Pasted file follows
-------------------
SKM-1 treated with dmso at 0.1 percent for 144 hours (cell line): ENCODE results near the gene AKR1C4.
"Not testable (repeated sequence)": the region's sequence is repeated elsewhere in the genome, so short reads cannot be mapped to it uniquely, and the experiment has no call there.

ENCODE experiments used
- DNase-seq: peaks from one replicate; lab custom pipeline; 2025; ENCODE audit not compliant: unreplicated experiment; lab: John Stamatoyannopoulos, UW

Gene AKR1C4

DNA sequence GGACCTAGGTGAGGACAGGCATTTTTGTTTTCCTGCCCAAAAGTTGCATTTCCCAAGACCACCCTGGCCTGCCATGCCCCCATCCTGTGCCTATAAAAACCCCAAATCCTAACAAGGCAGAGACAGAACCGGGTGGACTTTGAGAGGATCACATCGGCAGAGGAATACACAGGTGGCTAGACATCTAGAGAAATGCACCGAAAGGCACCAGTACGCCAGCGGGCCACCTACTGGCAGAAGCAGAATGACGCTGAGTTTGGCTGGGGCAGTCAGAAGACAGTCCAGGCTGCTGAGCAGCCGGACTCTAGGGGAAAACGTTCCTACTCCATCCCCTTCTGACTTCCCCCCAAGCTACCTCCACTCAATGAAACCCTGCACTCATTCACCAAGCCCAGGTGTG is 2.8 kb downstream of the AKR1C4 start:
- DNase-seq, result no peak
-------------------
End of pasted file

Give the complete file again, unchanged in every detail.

SKM-1 treated with dmso at 0.1 percent for 144 hours (cell line): ENCODE results near the gene AKR1C4.
"Not testable (repeated sequence)": the region's sequence is repeated elsewhere in the genome, so short reads cannot be mapped to it uniquely, and the experiment has no call there.

ENCODE experiments used
- DNase-seq: peaks from one replicate; lab custom pipeline; 2025; ENCODE audit not compliant: unreplicated experiment; lab: John Stamatoyannopoulos, UW

Gene AKR1C4

DNA sequence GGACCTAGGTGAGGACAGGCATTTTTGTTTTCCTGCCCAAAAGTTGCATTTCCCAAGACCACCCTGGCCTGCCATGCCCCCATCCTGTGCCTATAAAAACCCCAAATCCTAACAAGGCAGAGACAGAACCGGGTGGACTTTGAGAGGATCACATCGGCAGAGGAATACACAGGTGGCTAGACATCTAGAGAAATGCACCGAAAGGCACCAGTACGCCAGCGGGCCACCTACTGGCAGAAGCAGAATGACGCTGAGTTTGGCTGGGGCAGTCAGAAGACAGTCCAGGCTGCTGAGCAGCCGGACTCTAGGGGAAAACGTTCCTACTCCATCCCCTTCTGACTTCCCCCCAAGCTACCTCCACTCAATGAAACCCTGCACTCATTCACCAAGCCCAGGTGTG is 2.8 kb downstream of the AKR1C4 start:
- DNase-seq, result no peak